San Francisco leaders are concerned that a significant flight of tech workers from the city owing to remote work opportunities may have a “powerful” effect on the city’s economy over the coming years.
In a report detailing the city’s five-year financial plan, officials pointed to “dramatic evidence of outmigration,” including a 25% year over year decline in apartment prices – concentrated heavily in areas where tech workers had lived.
“This suggests that office workers, working remotely, are the group leading the exodus, and the not low-wage workers who are much more likely to have become unemployed,” researchers wrote. “Out-migration, and not merely working at home, is another consequence of the shift towards remote office work during the pandemic.”
While some companies – like Twitter and Facebook – have committed to permanent remote work flexibility, it is unclear what percentage of other workers will be asked to return to the office when the pandemic subsides.
San Francisco leaders are warning that if workers are not required to return to their downtown office buildings, it could have “severe” effects on the local economy.
“The private sector office activities that drive the entire city economy, and the city’s tax revenue, locate in downtown to access and build a workforce from the highly skilled and specialized labor that resides in the Bay Area,” leaders said. “If it is no longer necessary to physically bring workers into downtown offices – or for those workers to live in the Bay Area – then the consequences for the regional economy could be severe.”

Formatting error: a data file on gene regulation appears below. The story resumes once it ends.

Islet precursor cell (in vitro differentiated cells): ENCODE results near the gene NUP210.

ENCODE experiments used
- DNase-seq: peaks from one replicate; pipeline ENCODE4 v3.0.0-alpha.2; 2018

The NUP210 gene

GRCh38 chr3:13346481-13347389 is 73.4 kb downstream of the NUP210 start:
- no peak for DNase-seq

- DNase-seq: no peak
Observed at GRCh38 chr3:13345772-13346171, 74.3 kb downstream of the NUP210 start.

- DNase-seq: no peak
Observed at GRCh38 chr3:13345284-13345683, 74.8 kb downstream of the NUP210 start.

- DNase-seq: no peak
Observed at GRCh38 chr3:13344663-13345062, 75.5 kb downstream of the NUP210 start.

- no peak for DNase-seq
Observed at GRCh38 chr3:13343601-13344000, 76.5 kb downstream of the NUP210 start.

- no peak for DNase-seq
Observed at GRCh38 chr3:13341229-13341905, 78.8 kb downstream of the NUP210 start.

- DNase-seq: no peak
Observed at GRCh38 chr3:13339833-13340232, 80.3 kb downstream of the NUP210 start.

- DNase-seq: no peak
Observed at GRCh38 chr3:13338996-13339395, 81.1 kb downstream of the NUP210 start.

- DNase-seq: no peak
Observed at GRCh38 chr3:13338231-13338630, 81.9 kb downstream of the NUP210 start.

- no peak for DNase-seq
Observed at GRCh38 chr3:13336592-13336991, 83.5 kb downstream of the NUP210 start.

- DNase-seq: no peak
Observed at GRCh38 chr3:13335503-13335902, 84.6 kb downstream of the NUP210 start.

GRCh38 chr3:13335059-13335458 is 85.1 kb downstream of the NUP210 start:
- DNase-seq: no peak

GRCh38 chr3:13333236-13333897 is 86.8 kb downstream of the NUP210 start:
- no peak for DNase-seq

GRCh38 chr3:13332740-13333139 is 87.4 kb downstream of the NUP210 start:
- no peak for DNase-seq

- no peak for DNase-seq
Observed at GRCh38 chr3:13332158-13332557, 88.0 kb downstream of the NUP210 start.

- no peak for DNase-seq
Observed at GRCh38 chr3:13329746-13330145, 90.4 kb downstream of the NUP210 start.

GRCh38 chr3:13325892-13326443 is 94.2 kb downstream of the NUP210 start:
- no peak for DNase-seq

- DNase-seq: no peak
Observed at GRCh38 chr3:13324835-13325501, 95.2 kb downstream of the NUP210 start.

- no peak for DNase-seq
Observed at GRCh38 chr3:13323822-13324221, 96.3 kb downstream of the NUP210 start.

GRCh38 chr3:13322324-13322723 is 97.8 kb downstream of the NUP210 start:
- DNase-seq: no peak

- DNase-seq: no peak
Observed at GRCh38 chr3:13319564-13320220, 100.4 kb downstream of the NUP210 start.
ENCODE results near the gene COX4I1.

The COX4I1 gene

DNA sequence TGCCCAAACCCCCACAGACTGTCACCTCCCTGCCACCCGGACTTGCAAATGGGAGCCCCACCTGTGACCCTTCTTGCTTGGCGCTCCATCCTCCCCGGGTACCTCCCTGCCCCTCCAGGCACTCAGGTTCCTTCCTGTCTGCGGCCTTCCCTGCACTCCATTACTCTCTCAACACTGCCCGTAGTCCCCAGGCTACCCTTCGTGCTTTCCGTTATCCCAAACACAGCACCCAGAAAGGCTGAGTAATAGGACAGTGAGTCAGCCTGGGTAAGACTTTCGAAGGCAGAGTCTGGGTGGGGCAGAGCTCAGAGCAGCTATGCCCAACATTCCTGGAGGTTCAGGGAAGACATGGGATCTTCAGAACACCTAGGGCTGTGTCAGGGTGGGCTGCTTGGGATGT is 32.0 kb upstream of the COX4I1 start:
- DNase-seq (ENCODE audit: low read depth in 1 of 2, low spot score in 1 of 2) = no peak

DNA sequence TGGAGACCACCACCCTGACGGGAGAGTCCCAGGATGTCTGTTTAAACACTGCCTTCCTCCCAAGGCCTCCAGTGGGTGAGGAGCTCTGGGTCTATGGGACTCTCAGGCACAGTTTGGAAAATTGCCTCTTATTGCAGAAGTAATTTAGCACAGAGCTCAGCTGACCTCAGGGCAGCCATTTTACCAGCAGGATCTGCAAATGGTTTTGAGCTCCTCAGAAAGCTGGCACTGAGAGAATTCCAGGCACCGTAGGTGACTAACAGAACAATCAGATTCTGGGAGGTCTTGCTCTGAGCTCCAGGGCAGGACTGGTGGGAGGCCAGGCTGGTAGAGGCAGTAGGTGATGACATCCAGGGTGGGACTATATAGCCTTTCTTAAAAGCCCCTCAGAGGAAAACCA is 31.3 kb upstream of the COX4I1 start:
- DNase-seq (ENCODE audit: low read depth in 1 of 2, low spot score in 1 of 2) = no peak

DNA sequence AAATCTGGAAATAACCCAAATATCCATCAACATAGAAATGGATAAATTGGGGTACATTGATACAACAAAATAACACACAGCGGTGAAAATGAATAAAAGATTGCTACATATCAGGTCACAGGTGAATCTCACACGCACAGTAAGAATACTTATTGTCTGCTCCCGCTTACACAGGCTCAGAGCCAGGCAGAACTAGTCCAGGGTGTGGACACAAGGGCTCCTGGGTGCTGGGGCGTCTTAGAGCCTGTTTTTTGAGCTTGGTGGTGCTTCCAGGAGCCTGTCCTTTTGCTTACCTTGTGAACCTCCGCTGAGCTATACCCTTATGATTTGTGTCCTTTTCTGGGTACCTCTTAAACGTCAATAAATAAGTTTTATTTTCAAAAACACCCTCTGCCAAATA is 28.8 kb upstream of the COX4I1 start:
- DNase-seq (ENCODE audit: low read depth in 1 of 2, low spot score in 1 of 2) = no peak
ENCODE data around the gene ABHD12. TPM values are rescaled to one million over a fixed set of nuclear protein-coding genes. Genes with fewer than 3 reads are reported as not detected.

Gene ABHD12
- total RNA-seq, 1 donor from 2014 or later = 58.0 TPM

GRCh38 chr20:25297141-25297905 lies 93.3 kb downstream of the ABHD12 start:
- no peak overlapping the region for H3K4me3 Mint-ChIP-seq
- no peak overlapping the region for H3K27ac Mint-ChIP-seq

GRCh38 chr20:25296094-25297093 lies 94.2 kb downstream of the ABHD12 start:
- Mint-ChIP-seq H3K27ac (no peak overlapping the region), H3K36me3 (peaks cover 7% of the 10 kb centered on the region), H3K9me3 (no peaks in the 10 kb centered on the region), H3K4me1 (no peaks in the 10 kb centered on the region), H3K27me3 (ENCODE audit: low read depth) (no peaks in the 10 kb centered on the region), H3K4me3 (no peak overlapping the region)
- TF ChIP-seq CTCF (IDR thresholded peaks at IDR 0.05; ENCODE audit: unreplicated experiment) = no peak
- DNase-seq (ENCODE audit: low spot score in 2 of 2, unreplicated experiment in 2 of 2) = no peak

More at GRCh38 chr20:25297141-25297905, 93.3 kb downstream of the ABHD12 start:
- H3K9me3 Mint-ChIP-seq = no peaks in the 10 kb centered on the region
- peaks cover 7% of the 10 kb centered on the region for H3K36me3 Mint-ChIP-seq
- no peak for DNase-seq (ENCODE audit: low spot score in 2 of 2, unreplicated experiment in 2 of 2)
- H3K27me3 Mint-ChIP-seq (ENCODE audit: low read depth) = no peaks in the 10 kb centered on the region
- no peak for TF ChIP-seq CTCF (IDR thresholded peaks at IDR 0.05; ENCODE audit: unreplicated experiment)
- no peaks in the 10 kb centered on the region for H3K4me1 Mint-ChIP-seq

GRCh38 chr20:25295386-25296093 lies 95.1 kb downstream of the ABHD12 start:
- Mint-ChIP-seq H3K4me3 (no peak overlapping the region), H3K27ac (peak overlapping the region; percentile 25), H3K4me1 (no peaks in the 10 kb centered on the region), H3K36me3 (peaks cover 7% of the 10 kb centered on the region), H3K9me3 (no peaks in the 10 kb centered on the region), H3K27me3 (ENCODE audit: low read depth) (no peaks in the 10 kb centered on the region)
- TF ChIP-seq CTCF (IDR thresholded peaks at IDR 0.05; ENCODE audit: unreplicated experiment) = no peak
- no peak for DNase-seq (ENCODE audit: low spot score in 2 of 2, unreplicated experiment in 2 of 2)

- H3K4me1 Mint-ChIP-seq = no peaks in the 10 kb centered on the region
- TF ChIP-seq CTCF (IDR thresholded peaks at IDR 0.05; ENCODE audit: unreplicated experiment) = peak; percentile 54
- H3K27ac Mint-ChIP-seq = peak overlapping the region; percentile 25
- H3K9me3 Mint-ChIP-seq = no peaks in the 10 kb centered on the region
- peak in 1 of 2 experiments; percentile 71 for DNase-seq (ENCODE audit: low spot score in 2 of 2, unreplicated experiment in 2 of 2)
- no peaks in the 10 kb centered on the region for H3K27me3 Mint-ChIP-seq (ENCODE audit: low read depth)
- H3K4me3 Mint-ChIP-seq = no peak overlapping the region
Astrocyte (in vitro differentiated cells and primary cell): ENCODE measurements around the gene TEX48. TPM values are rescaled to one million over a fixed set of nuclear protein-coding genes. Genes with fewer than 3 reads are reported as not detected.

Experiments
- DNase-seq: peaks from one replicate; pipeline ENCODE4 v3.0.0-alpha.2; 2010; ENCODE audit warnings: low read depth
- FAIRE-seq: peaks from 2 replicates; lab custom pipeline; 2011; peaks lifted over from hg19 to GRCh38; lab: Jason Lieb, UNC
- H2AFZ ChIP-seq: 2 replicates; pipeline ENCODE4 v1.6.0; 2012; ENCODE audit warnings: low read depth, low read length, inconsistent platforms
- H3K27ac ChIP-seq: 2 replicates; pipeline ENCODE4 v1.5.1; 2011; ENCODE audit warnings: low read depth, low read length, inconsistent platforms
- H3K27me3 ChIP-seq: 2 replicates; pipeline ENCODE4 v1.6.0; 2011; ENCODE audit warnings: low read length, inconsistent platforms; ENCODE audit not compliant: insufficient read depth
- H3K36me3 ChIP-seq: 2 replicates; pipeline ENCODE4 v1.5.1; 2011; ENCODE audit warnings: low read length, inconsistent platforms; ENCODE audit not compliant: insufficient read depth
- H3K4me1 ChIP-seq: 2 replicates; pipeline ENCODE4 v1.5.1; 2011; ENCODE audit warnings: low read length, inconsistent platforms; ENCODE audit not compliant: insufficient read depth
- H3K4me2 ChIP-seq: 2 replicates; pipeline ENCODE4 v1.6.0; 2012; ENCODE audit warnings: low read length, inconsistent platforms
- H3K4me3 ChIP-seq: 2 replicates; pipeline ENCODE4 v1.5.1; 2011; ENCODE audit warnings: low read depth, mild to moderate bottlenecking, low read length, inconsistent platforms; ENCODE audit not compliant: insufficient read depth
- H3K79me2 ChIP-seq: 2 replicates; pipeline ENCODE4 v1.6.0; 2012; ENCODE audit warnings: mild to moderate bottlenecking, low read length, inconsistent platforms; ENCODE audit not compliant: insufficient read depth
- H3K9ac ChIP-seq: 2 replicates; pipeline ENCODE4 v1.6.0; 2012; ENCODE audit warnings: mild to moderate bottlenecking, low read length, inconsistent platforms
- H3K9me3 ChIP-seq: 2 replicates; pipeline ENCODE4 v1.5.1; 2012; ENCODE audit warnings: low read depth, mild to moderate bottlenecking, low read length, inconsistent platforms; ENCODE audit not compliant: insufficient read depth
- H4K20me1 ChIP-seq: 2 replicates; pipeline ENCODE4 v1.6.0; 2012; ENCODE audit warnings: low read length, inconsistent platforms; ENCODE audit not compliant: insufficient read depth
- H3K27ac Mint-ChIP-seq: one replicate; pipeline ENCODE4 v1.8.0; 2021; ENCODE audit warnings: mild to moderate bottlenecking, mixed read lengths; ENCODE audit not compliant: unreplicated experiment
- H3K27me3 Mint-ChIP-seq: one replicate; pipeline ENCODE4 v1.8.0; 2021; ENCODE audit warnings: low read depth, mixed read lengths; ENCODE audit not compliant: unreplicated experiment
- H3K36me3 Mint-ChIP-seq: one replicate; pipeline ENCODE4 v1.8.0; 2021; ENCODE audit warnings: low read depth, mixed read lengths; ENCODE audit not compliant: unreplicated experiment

The city previously announced a 43% year over year decline in sales tax revenues during the pandemic, which San Francisco’s chief economist Ted Egan attributed to a flight of individuals from the city, rather than a decline in activity due to the pandemic.
Egan told Fox News that while areas throughout California experienced a decline in sales tax revenues, other cities saw an uptick in online sales – but San Francisco did not.
Data from moving company United Van Lines listed San Jose, California, as one of the cities that saw the largest outflow of movers in 2020.